Exhibition reveals Victoria’s ‘feminist transformation’ of Buckingham Palace

Queen Victoria’s modernisation of the monarchy during her reign has been described as a “feminist transformation” by the curator of a major exhibition at Buckingham Palace.

The attraction tells the story of Victoria’s life at the palace and reveals how the changes the Queen and her husband Prince Albert made to the iconic building helped revolutionise the institution of the monarchy.

Victoria turned the unloved palace into a home fit for state, public and private events, by creating the palace balcony used today for iconic public appearances, staging garden parties to recognise citizens and transforming the building into a liveable family home.

Buckingham Palace
Queen Victoria’s Stuart Ball costume on display at the palace (Jonathan Brady/PA)

The centrepiece of the exhibition, which marks the 200th anniversary of Victoria’s birth, is the ballroom where the Queen loved to dance and socialise. It features a projection on the walls of the original windows and the colour scheme red, green and blue, that contrasts with today’s white and gold.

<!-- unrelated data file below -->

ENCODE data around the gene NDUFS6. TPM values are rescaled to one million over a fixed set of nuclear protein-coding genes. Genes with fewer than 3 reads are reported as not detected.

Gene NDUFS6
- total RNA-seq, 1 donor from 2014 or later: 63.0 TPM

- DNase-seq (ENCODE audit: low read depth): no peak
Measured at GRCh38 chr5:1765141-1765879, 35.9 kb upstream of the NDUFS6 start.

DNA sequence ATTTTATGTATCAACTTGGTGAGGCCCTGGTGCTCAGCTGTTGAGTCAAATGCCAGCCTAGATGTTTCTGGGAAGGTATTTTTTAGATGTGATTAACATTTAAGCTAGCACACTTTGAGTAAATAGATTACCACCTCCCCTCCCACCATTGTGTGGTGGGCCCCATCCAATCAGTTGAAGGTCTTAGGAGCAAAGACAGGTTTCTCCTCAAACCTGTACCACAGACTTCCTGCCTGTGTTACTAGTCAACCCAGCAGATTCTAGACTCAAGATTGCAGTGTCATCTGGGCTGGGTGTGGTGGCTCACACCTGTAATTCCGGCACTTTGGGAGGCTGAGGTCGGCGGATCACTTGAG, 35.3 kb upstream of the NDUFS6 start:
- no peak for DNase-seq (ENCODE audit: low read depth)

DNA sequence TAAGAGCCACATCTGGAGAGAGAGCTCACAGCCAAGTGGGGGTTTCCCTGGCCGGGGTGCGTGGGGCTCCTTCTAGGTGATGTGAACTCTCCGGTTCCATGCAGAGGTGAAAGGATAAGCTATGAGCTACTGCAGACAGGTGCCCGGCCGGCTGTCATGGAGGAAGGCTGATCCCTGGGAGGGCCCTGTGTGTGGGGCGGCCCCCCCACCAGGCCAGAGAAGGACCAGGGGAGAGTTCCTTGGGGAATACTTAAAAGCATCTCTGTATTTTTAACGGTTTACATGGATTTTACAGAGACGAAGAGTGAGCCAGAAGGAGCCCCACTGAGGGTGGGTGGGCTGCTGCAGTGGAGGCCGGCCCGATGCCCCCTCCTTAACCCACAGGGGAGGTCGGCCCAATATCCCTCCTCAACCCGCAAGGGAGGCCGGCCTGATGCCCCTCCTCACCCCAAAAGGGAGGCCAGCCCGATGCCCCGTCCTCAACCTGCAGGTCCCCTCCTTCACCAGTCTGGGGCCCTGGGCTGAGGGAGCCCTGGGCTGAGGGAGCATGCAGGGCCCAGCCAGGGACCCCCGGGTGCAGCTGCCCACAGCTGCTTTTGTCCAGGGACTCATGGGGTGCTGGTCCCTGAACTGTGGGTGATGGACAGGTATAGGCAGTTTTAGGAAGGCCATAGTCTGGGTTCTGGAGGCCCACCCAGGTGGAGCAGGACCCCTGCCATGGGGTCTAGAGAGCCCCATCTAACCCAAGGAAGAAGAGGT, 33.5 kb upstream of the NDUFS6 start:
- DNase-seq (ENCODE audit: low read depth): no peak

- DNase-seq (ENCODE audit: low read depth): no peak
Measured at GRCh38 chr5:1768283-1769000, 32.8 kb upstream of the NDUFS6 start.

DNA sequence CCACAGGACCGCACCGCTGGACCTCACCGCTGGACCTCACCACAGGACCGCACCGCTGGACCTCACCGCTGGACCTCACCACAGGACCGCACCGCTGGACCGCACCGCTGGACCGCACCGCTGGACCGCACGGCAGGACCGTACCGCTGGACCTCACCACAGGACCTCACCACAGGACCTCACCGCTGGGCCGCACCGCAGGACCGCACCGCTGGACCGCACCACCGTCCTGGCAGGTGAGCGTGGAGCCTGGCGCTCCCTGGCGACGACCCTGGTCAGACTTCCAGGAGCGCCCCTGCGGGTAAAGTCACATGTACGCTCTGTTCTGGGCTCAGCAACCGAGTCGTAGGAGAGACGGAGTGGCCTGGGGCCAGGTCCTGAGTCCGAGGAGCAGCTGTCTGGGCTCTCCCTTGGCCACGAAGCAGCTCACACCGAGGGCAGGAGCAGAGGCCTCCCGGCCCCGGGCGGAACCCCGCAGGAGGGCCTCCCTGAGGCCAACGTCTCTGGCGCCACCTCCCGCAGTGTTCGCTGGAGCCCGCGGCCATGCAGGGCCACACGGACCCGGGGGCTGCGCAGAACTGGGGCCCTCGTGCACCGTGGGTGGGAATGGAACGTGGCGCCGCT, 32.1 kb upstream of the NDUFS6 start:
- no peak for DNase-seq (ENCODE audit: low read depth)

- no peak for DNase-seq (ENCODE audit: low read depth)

In the centre of the ballroom a Hollywood-based production company has created holographic-type images of eight dancers in period dress, performing a dance called a quadrille to the sounds of La Traviata, on a three-minute loop.

Dr Amanda Foreman, curator of the exhibition Queen Victoria’s Palace, said: “Queen Victoria transformed Buckingham Palace, the fabric of this building, and in so doing created new traditions, those traditions which we now associate with the modern monarchy.

Buckingham Palace
Royal Collection employees adjust placings at a recreation of a Victorian dinner in the State Dining Room (Jonathan Brady/PA)

“Whether it’s the balcony, or garden party, or bringing people into this palace to celebrate very important national and public occasions.

“That kind of relationship is very much a female relationship, it’s an expression of female power – it’s about family, duty, loyalty and public service – not about military might, about wealthy.”

The curator described Victoria’s changes as a “feminist transformation” of the monarchy, and she added: “It’s significant that it was a woman who was responsible for these traditions.

“It was a woman who defined this nation’s concept of what sovereign power looks like, how it’s experienced and how it’s expressed.”

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